Lecture26_AntitrustClosing_Econ121_Fall2010

# Lecture26_AntitrustClosing_Econ121_Fall2010 - Click to edit...

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Unformatted text preview: Click to edit Master subtitle style • 4/28/11 • Lecture 26 – Last Lecture!! Antitrust Wrap-up • Econ 121: Industrial Organization • UC Berkeley • Fall 2010 • Prof. Cristian Santesteban • 4/28/11 • Market Definition Example • We want to know if Coke and Pepsi constitute by themselves a relevant market. • For simplicity assume Coke and Pepsi only sell 1-liter bottles of cola. • Each bottle sells for \$1.00 and costs \$0.60 to make. Coke and Pepsi have equal sales of 1.2 million units each. • Suppose that for every \$0.01 • 4/28/11 • Market Definition Examples • What is the prevailing price elasticity faced by the combined firm? • If both Coke and Pepsi increase prices by \$0.01 (or 1%), how many units will they lose to other products? • 40K or 1.67% of their combined sales. • ε = 0.0167 / 0.01 = 1.67 • 4/28/11 • Market Definition Examples • What is the critical elasticity for a 10% SSNIP? • Assume constant elasticity of demand • εcrit = (1 + t) / (m + t) • What is t? • What is m? • Here, t = 0.1 and m = 0.4 • 4/28/11 • Market Definition Examples • Now assume linear demand • εcrit = 1 / (m + 2t) = 1 / 0.6 = 1.67 • This is equal to the prevailing elasticity • So, a hypothetical monopolist of Coke and Pepsi would want to increase prices up to a 10% SSNIP (but no more if demand is linear). • This is true even though two-thirds o • 4/28/11 • Market Definition Examples • Note: constant elasticity demand and linear demand provide the upper and lower bounds, respectively, of the critical elasticities. • So, if critical elasticity under linear demand is greater than or equal to prevailing elasticity, you can be sure that the hypothetical monopolist will have incentive to increase prices by • 4/28/11 • Market Definition Examples • Now suppose that 15K of the sales lost by Coke go to Red Bull....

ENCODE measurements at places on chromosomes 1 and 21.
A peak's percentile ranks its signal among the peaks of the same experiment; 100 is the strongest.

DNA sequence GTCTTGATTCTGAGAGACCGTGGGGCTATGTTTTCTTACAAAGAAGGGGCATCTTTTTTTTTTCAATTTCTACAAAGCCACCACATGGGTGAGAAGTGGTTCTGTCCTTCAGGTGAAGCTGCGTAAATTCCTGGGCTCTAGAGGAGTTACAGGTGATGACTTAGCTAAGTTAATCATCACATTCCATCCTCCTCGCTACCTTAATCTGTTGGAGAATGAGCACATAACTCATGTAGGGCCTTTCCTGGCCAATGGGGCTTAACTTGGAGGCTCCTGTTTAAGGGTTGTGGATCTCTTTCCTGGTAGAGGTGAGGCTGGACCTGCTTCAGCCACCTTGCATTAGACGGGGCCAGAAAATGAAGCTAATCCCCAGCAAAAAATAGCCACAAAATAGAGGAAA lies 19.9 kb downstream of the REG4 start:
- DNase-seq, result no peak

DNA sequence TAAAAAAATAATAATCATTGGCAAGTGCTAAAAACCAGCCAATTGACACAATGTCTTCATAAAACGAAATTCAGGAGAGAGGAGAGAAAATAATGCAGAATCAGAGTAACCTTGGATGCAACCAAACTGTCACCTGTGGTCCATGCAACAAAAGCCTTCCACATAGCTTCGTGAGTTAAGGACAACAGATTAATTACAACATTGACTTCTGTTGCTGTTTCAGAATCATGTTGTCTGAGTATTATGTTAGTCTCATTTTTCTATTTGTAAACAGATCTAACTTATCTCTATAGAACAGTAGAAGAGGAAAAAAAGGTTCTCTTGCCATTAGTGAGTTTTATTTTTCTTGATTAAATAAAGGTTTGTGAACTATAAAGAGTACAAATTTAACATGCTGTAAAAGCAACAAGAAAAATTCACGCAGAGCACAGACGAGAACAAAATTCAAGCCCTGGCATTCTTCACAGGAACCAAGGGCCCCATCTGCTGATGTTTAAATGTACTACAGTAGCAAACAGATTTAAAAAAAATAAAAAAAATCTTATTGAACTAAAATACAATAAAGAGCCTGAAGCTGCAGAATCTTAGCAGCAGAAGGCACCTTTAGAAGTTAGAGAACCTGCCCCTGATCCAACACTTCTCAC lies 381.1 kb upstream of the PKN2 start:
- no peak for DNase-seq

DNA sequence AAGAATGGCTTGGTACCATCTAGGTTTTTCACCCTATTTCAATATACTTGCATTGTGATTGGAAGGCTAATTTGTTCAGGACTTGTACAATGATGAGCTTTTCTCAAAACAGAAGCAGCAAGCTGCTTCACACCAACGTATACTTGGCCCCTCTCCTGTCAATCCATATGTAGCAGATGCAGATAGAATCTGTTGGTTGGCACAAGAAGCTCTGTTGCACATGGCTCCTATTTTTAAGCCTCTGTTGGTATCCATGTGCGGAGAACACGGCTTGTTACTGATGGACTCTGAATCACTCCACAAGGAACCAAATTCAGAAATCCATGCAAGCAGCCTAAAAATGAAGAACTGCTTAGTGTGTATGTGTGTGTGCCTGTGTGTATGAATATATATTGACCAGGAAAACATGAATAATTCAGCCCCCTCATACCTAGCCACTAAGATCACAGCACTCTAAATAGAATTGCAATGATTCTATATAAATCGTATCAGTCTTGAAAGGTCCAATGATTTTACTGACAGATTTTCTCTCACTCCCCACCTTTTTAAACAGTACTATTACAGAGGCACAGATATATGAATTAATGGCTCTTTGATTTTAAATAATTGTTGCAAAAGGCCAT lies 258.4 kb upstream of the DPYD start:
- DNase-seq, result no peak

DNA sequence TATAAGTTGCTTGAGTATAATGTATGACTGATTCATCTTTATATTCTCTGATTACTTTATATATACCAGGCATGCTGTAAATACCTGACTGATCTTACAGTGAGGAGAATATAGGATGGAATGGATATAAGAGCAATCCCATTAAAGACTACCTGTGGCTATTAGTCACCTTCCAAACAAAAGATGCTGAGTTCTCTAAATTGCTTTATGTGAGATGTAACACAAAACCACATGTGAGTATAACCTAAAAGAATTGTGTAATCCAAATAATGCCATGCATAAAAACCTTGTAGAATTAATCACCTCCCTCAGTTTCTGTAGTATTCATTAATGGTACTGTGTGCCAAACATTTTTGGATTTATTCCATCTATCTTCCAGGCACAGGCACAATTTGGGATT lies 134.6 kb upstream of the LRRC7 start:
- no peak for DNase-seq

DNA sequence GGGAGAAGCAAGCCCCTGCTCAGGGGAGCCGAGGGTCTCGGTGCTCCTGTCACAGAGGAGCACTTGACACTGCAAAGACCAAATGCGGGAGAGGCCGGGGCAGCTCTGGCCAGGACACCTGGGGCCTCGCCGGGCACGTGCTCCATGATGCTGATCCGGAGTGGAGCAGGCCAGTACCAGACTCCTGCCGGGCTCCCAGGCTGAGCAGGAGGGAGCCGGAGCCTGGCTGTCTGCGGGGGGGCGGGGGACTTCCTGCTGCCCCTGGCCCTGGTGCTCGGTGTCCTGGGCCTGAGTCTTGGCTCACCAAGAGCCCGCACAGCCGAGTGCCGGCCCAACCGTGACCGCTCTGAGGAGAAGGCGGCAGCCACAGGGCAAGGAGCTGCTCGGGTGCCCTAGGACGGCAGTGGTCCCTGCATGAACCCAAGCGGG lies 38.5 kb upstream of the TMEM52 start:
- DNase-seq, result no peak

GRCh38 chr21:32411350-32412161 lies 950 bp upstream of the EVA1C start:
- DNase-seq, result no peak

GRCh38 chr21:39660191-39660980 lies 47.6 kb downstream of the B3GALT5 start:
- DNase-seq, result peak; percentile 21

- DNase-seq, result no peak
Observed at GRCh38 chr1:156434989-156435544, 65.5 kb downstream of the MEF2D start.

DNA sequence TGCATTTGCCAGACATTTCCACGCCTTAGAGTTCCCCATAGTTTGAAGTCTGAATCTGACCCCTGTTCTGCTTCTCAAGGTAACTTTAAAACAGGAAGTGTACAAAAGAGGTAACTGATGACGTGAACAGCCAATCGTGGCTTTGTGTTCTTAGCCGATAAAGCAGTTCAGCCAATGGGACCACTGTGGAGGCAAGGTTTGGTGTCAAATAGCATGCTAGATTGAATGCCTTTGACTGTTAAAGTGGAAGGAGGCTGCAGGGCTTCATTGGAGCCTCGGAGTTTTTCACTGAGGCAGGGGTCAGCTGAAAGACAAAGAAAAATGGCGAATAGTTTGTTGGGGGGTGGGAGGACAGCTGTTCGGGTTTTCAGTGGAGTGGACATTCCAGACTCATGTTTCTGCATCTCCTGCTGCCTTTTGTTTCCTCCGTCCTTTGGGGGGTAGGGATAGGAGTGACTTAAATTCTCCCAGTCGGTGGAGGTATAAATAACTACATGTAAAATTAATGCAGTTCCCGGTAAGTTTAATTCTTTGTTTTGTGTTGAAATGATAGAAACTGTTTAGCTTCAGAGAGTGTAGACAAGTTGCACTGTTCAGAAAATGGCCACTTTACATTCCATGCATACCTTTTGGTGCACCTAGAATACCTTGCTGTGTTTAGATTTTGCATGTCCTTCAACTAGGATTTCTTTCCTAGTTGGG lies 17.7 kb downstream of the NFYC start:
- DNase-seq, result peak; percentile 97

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Lecture26_AntitrustClosing_Econ121_Fall2010 - Click to edit...

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